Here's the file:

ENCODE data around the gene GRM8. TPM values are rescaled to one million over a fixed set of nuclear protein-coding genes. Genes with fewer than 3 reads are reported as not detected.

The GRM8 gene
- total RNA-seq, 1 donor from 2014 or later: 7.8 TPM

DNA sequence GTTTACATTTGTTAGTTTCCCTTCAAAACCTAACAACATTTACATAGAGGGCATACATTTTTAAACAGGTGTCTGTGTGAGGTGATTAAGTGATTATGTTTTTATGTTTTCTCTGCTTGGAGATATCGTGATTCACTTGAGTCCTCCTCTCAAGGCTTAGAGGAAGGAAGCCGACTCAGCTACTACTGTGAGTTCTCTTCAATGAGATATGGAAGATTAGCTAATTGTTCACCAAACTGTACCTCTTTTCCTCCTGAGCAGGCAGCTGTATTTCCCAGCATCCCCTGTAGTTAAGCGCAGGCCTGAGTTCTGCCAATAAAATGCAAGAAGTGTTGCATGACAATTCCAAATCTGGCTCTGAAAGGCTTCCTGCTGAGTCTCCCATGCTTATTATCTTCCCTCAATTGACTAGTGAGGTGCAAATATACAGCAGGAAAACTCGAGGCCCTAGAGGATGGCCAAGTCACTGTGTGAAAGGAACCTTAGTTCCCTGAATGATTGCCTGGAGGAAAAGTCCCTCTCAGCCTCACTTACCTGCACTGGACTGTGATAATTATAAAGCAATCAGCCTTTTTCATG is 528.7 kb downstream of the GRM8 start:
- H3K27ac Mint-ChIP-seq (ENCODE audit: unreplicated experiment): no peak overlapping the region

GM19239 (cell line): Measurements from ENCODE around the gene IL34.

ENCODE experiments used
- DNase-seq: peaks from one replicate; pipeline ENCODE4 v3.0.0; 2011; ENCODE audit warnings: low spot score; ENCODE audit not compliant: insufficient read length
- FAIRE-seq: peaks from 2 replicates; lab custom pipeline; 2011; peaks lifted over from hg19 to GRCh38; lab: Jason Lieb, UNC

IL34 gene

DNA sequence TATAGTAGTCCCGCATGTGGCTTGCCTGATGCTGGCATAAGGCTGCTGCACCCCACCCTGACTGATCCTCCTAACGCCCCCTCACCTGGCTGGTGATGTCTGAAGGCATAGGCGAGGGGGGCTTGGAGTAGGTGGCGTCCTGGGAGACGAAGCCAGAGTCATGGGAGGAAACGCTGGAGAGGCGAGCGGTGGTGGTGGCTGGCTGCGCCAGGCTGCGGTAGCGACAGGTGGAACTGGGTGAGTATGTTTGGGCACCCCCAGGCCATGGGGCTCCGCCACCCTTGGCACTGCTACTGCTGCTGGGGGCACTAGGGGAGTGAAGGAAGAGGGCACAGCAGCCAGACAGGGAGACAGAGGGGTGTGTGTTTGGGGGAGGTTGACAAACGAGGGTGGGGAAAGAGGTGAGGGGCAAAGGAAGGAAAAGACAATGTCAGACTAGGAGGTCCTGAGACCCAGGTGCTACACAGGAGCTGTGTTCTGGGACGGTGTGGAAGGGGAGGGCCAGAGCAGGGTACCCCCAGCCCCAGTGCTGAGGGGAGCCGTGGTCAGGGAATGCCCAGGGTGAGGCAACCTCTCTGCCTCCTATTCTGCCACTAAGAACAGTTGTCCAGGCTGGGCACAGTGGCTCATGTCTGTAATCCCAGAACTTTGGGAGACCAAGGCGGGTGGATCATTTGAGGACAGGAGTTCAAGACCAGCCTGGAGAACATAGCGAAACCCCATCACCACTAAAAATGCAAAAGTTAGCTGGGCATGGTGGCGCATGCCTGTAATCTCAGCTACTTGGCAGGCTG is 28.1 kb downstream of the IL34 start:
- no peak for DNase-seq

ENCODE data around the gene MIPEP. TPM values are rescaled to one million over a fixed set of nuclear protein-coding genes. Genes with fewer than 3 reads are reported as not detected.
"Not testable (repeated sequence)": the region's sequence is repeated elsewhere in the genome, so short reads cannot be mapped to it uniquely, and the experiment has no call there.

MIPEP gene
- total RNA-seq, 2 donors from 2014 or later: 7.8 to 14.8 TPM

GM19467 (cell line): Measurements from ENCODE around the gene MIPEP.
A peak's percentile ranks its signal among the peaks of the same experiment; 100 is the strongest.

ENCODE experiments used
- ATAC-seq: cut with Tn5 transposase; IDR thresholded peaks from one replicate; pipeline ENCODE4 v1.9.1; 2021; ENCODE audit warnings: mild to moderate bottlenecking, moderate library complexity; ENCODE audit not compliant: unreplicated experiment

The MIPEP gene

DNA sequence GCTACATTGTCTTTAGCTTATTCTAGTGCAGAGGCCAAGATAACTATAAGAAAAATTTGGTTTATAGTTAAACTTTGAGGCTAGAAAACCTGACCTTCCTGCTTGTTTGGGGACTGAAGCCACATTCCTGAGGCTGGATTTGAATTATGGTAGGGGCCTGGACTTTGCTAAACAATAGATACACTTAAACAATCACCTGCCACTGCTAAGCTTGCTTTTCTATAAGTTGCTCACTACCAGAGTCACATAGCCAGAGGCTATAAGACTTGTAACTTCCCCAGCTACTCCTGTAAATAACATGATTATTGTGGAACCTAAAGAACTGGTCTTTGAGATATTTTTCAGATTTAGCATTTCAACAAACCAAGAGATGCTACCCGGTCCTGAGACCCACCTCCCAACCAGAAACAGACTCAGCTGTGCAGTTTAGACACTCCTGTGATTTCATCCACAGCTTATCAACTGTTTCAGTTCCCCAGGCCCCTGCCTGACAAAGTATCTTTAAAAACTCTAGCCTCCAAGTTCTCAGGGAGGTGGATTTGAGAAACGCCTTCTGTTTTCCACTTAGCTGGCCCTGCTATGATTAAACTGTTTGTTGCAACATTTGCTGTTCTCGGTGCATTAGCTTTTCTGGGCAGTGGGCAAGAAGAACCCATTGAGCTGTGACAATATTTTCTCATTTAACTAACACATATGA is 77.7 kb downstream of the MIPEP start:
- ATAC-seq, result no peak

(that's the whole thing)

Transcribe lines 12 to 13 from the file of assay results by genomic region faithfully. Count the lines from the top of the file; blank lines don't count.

- no peak for DNase-seq

ENCODE data around the gene MIPEP. TPM values are rescaled to one million over a fixed set of nuclear protein-coding genes. Genes with fewer than 3 reads are reported as not detected.